That said, it’s probably not going to work very well if they don’t know what happens yet.

          • Michael says:

            I’ve always thought of Spoiler Warning as a roast… with a bit of analysis thrown in.

            EDIT: Or a video game version of MST3K, if Mike and the bots were trying to be fair to the film, while still ripping it’s guts out.

          • Melfina the Blue says:

            I watch mostly LPs that showcase the game (Mr. Odd), but I’m watching them for that. Mostly games I will never play because I hate the style (FPSes) but I’m interested in the world (Bioshock series).
            I don’t expect that from Spoiler Warning, but sometimes I get it. I expect 4 friends hanging out and having interesting conversations, mostly about the game. I expect the same thing from the Diecast, except mostly about gaming in general.
            Would I have preferred fewer puns this episode? Yup. I wanted to hit all 4 of them with a rolled-up newspaper by the end and say “No, no more Khan puns.” I also would have liked for Shamus to have played this section because I think he would have had some interesting things to say about it, but oh well, no one’s perfect and stuff doesn’t always work out the way you’d like.
            I don’t think there’s a One True LP Style anymore than there’s a One True Poem style, it depends on what you’re trying to convey and what you want to do.

          • Felblood says:

            I must disagree.

            An LP, must contain some measure of both game-play and commentary.

            If all you want is commentary from zany narrators, read Dwarf Fortress journals, or listen to a podcast.

            If all you want is to see the parts of the game that come after the part where you dropped out/ tuned out/didn’t buy it, just watch a playthrough or a speed-run, without all the extra yakking.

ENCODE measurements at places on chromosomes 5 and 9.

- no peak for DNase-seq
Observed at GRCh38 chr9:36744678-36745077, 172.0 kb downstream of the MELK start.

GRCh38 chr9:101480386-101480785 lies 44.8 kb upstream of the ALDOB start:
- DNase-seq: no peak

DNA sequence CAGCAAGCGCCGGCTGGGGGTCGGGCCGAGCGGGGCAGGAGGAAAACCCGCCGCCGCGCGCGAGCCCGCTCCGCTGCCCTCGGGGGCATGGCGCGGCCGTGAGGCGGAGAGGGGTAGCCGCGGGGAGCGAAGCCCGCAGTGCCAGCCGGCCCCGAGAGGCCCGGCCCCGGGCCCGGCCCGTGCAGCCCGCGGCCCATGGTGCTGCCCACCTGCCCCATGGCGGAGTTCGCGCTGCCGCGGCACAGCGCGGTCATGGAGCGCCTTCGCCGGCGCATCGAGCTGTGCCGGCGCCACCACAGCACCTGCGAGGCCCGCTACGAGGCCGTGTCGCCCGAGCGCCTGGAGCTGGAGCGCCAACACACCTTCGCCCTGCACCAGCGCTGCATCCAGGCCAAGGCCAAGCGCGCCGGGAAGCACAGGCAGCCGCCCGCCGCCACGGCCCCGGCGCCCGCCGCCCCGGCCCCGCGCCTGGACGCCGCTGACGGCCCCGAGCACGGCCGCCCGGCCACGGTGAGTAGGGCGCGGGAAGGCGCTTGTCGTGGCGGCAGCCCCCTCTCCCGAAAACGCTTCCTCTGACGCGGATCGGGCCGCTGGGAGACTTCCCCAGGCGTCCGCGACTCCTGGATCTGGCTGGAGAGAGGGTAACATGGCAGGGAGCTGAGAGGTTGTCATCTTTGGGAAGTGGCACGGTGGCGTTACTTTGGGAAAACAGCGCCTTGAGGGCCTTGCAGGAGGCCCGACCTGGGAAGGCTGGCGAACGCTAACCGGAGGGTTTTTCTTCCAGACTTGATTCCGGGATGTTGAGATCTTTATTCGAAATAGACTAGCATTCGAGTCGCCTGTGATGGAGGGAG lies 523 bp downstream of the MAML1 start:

If you want neither of these things, watch this guy’s show: http://www.youtube.com/watch?v=Rg9omCW0Ufc. Seriously, listen to this man gripe for 15 minutes about how doing the sidequests would be too much work, but he is bored waiting for the primary objective, and has nothing left to talk about. It’s enough to make you shout at the screen.

            A let’s play is strong when lots of interesting things happen in the game, and the host(s) have interesting things to say about them. Especially if the other player supplies a perspective completely different from your own.

      • Syal says:

        Or we wind up with a bunch of Kahn puns. Potato, potahto.

        I think you meant Corn chips, Kahn chips.

      • jarppi says:

        Yeah… Propably the best sequence in the game and a lot of lore included and all they did were a bunch of puns. And some russian accent. Not that I wouldn’t enjoy some puns but the analysis is what I really enjoy in the Spoiler Warning. They really need all to finish the game before they do more episodes. And less fake russain accent, it degrades the tone here.

        • Lalaland says:

          Yup the ‘bad foreign accents are funny thing’ is starting to grate, funny at first but as it wears on decidedly less so. I do enjoy the analysis though and having a few members of the crew with no foreknowledge of a game does bring a good dynamic to the whole thing but a majority of the crew behind the player doesn’t seem to be working. Particularly in a game like this where the limits of stream encoding mean that all most of the crew saw was a smear of blacks I think it makes ‘playing along’ almost impossible. I’m not trying to say ‘they’re doing it wrong’ but I hope more of the crew will be ahead of Josh for the next session.

    • X2Eliah says:

      Aye, same here.

  6. broken says:

    So about the anomaly: if you look back to the first episode; when everyone falls asleep during the train ride, you can see an anomaly forming (or arriving, it’s never really clear) behind the train. I don’t know for sure, since the ‘rules’ for anomalies never truly get explained, but it is quite probable that everyone would have died due to the electric attack had we not fallen asleep and slowed down…